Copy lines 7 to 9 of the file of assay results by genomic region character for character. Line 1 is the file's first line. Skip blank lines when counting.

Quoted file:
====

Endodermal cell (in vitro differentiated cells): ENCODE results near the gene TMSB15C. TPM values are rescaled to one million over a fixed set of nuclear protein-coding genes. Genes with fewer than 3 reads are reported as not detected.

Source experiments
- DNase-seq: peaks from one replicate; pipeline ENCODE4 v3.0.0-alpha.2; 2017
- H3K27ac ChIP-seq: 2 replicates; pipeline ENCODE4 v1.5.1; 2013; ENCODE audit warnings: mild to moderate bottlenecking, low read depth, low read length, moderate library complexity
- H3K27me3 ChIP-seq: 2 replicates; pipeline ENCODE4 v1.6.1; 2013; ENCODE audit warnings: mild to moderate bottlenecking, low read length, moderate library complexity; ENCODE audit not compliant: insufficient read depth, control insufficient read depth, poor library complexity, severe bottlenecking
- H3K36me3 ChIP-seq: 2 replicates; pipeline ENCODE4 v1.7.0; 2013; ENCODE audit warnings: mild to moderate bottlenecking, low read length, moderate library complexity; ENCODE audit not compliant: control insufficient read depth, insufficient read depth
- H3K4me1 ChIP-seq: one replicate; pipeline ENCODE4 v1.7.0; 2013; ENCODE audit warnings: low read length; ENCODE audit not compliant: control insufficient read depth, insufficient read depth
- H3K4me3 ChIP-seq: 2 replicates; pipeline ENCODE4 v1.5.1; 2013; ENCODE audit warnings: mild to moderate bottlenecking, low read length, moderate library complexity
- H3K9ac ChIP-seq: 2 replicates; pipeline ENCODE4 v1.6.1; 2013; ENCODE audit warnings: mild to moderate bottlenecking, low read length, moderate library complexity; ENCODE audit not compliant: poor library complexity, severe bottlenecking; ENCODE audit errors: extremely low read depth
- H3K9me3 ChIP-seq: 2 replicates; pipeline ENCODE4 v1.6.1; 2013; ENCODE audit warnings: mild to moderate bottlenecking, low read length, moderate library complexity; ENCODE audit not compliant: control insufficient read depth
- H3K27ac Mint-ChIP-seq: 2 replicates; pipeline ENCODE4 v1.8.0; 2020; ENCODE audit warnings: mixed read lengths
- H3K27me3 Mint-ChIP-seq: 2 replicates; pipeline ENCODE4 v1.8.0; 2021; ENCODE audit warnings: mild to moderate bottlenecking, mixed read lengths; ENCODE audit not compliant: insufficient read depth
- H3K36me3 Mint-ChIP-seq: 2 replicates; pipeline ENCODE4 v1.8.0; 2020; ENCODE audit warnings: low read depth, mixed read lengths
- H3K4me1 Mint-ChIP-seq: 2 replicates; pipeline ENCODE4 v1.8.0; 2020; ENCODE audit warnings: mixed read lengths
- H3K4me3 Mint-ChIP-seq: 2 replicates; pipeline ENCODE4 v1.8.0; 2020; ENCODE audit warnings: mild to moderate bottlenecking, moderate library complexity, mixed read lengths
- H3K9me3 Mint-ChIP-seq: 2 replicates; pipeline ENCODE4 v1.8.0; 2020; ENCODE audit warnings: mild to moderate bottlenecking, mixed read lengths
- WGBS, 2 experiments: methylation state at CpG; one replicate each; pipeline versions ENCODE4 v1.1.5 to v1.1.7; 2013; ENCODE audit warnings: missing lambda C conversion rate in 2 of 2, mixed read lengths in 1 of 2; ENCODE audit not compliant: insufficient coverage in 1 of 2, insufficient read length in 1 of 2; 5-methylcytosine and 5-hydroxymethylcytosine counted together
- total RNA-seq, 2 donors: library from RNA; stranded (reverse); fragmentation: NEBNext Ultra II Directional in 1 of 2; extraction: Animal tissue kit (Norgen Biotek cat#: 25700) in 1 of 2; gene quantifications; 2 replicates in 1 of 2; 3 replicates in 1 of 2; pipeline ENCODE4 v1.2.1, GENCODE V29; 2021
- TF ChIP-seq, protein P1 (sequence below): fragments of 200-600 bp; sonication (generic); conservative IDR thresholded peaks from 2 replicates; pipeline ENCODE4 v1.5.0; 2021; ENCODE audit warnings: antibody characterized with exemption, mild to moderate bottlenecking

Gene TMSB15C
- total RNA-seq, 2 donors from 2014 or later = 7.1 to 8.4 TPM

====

- H3K4me1 ChIP-seq: one replicate; pipeline ENCODE4 v1.7.0; 2013; ENCODE audit warnings: low read length; ENCODE audit not compliant: control insufficient read depth, insufficient read depth
- H3K4me3 ChIP-seq: 2 replicates; pipeline ENCODE4 v1.5.1; 2013; ENCODE audit warnings: mild to moderate bottlenecking, low read length, moderate library complexity
- H3K9ac ChIP-seq: 2 replicates; pipeline ENCODE4 v1.6.1; 2013; ENCODE audit warnings: mild to moderate bottlenecking, low read length, moderate library complexity; ENCODE audit not compliant: poor library complexity, severe bottlenecking; ENCODE audit errors: extremely low read depth